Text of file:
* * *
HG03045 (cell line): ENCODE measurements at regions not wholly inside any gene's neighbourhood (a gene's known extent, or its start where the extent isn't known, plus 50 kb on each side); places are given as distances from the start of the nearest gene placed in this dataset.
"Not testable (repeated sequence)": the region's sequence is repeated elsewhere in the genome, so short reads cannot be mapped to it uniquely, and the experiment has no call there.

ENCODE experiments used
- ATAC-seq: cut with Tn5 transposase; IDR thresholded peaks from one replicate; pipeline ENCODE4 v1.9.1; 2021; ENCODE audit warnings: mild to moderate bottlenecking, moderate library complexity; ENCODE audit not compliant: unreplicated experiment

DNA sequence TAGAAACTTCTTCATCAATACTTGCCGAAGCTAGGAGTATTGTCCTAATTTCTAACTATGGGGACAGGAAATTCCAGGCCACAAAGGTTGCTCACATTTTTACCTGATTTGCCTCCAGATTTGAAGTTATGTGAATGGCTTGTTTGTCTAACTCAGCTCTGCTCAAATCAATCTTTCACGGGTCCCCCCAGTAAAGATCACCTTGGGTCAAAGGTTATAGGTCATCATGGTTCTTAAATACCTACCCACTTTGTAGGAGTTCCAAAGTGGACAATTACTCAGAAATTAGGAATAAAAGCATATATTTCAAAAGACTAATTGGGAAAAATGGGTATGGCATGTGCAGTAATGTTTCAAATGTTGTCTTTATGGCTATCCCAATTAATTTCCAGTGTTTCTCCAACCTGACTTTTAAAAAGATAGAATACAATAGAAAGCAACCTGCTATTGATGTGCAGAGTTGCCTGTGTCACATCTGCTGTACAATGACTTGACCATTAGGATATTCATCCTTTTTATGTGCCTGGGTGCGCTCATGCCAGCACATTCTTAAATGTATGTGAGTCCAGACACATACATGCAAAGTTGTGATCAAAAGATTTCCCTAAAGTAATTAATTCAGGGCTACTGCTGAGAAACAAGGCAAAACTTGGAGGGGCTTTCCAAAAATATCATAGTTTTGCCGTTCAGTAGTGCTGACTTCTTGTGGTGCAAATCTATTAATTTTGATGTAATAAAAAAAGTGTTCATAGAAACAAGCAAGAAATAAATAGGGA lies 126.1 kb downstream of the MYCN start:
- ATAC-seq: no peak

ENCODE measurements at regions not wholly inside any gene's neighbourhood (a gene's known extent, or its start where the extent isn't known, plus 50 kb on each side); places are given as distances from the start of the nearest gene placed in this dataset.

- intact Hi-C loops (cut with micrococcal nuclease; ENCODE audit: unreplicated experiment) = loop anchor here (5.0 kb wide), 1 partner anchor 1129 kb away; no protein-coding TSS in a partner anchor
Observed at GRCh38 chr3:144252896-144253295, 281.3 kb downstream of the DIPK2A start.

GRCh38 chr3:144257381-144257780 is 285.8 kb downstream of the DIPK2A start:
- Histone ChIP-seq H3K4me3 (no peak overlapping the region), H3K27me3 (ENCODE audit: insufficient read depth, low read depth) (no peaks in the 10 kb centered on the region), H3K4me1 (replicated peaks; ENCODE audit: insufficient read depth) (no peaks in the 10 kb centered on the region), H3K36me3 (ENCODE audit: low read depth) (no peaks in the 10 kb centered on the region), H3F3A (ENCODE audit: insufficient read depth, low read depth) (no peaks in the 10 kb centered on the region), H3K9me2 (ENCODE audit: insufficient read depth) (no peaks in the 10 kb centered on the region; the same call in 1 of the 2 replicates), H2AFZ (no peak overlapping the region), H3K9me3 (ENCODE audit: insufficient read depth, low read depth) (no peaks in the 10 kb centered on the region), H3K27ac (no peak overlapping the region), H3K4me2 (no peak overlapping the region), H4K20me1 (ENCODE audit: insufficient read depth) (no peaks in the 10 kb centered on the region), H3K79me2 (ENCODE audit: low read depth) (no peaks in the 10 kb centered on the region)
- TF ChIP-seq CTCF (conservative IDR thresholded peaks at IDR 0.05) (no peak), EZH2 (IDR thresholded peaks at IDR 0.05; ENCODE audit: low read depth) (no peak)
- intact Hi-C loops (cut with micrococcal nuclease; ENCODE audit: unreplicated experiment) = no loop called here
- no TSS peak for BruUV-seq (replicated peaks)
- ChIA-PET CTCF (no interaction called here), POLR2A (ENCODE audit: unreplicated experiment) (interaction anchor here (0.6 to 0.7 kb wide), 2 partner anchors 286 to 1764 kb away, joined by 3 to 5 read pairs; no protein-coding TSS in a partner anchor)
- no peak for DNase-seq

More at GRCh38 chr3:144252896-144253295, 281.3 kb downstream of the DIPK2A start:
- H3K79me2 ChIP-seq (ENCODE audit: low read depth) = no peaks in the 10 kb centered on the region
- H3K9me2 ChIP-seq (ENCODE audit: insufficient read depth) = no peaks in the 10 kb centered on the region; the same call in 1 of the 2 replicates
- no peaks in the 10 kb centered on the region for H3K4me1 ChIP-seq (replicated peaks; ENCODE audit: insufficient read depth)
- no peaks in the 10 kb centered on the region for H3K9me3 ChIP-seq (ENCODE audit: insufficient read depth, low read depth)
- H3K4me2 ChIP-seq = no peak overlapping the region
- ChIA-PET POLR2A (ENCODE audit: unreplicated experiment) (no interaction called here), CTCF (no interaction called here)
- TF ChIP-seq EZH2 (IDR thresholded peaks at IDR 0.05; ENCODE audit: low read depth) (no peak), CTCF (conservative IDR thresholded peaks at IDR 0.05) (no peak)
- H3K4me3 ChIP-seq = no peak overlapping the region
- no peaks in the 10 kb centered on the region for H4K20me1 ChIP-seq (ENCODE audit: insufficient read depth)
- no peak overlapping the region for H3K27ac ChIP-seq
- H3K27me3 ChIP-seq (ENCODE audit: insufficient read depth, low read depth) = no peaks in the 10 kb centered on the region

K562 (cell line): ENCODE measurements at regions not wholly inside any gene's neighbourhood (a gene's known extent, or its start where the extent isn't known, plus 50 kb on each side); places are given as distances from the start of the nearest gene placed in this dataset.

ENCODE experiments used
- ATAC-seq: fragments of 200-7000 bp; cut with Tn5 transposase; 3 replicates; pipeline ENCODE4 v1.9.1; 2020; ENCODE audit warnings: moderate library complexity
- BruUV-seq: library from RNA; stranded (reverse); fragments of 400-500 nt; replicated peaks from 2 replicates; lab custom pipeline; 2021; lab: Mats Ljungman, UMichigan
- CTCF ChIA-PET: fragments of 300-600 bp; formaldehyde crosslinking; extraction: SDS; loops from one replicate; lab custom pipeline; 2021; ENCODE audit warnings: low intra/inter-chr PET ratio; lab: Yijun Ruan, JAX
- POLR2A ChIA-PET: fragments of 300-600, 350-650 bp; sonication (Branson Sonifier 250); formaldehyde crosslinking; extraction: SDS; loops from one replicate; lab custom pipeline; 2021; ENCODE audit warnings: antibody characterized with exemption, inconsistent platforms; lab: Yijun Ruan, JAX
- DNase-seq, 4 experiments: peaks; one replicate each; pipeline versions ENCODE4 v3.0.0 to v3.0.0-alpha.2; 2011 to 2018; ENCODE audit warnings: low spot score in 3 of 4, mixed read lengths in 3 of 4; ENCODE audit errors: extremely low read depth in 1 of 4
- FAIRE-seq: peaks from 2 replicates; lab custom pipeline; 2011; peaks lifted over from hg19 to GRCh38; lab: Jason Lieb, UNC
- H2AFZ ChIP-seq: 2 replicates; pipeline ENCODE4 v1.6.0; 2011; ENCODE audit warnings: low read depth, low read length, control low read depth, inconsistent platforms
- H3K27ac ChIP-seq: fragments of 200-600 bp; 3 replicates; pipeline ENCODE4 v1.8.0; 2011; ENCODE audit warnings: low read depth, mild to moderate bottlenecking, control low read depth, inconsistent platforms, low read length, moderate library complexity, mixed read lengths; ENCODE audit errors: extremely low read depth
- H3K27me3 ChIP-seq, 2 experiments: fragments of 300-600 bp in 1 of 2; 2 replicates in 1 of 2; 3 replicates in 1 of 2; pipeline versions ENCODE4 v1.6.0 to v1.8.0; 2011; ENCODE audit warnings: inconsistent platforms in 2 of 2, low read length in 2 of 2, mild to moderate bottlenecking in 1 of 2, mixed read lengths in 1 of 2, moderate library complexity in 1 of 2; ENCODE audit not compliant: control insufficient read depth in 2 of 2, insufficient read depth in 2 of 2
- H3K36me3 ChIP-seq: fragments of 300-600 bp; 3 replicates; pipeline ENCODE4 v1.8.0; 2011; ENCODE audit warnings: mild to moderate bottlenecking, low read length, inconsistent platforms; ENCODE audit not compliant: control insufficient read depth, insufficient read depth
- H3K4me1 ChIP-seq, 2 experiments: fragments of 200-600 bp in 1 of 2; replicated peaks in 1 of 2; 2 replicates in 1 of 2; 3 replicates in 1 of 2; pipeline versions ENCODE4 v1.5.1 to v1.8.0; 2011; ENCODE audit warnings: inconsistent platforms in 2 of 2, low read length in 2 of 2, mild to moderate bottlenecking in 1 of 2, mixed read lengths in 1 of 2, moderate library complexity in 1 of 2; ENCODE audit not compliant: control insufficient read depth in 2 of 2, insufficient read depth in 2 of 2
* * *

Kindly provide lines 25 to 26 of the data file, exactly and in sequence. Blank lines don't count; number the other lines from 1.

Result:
- H3K4me3 ChIP-seq = no peak overlapping the region
- no peaks in the 10 kb centered on the region for H4K20me1 ChIP-seq (ENCODE audit: insufficient read depth)